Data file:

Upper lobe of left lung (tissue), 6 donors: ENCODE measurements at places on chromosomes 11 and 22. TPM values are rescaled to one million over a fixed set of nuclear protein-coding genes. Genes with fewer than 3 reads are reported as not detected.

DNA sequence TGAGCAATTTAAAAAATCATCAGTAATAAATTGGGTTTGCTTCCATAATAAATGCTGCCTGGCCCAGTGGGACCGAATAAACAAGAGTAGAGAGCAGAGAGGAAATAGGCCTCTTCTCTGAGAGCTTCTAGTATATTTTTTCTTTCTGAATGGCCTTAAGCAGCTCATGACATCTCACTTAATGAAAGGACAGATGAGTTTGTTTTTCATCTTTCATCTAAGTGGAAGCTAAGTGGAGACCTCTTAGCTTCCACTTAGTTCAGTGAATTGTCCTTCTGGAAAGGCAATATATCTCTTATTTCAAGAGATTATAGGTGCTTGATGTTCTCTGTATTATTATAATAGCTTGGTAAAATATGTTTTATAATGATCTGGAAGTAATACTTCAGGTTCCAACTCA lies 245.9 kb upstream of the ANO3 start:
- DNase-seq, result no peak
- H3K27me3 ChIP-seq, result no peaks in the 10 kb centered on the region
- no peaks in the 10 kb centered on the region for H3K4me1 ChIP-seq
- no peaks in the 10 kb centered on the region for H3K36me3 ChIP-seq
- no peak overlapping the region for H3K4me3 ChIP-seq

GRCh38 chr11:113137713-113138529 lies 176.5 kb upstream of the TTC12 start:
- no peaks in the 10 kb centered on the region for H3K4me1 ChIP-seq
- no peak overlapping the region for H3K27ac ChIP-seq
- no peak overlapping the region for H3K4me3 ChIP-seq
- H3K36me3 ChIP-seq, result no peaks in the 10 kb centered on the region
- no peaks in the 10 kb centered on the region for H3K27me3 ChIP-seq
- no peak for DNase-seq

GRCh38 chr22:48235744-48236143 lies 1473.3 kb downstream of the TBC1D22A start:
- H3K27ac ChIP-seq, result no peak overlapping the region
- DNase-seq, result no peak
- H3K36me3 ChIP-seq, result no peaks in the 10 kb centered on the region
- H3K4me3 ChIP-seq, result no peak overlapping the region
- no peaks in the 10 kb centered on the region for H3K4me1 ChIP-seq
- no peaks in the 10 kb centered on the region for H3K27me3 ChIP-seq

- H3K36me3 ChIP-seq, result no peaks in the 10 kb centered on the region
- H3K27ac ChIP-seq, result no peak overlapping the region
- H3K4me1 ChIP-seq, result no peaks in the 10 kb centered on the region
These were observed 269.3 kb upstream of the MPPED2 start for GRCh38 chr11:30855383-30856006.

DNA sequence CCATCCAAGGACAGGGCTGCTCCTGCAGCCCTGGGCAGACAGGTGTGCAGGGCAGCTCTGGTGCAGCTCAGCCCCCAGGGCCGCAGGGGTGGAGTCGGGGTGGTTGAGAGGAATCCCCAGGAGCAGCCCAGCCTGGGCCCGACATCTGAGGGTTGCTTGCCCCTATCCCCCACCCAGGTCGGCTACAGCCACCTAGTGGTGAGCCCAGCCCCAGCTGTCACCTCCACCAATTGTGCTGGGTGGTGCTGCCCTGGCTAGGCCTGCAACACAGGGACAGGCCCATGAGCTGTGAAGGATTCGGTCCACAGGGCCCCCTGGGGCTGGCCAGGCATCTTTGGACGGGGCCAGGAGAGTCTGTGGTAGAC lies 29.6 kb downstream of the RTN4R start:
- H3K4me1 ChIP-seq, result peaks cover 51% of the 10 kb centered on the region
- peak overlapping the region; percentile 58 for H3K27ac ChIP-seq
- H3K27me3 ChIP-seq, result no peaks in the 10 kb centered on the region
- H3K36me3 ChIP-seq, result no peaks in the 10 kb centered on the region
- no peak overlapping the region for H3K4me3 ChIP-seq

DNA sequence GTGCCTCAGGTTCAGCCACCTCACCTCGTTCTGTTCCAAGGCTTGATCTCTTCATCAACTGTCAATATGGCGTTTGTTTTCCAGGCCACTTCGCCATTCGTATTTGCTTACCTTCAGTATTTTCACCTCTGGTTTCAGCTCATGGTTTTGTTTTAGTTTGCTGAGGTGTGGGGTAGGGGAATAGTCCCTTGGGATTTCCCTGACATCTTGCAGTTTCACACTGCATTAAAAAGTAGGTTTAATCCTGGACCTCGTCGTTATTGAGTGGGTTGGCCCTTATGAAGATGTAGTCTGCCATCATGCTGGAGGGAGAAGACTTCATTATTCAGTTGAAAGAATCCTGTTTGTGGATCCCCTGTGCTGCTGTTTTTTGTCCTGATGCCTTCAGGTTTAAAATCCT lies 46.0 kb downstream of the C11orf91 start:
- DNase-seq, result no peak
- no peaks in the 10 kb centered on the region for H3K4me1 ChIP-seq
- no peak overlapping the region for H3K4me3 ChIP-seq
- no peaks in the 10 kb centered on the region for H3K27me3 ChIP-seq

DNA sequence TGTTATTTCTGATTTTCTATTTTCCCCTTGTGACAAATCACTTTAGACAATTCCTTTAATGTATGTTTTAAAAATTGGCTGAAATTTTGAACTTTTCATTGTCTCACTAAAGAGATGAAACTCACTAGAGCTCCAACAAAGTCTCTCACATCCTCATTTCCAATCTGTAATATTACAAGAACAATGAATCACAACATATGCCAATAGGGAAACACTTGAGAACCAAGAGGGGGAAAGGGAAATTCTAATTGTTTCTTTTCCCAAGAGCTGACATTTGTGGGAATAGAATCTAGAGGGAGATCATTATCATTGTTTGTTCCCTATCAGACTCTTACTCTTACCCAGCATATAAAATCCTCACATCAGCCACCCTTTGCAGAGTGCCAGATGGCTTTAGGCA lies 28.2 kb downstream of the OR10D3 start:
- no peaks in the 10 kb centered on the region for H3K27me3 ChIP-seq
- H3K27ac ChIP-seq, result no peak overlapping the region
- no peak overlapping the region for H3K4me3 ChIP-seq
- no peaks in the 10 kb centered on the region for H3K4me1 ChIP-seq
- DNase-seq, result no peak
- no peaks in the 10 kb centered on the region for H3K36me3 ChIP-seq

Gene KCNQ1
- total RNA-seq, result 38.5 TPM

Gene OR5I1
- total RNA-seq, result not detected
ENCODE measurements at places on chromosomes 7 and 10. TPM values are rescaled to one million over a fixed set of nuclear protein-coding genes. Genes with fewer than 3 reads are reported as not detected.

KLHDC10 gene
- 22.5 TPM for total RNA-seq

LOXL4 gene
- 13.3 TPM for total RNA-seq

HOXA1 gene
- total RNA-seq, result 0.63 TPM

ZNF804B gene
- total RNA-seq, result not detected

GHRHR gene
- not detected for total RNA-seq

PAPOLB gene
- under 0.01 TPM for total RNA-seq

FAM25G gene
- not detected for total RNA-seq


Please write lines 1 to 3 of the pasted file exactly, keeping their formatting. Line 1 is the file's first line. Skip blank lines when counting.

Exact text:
Upper lobe of left lung (tissue), 6 donors: ENCODE measurements at places on chromosomes 11 and 22. TPM values are rescaled to one million over a fixed set of nuclear protein-coding genes. Genes with fewer than 3 reads are reported as not detected.

DNA sequence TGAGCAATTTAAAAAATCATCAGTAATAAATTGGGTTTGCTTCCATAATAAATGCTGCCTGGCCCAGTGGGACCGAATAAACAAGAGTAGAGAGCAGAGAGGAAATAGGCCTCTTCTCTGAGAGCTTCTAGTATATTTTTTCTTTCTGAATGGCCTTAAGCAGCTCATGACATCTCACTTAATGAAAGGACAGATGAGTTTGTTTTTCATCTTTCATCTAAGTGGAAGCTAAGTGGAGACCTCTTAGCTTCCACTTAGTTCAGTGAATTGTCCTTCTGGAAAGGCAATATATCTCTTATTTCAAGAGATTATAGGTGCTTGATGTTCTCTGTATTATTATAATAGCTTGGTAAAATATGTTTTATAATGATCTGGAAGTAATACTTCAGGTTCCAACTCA lies 245.9 kb upstream of the ANO3 start:
- DNase-seq, result no peak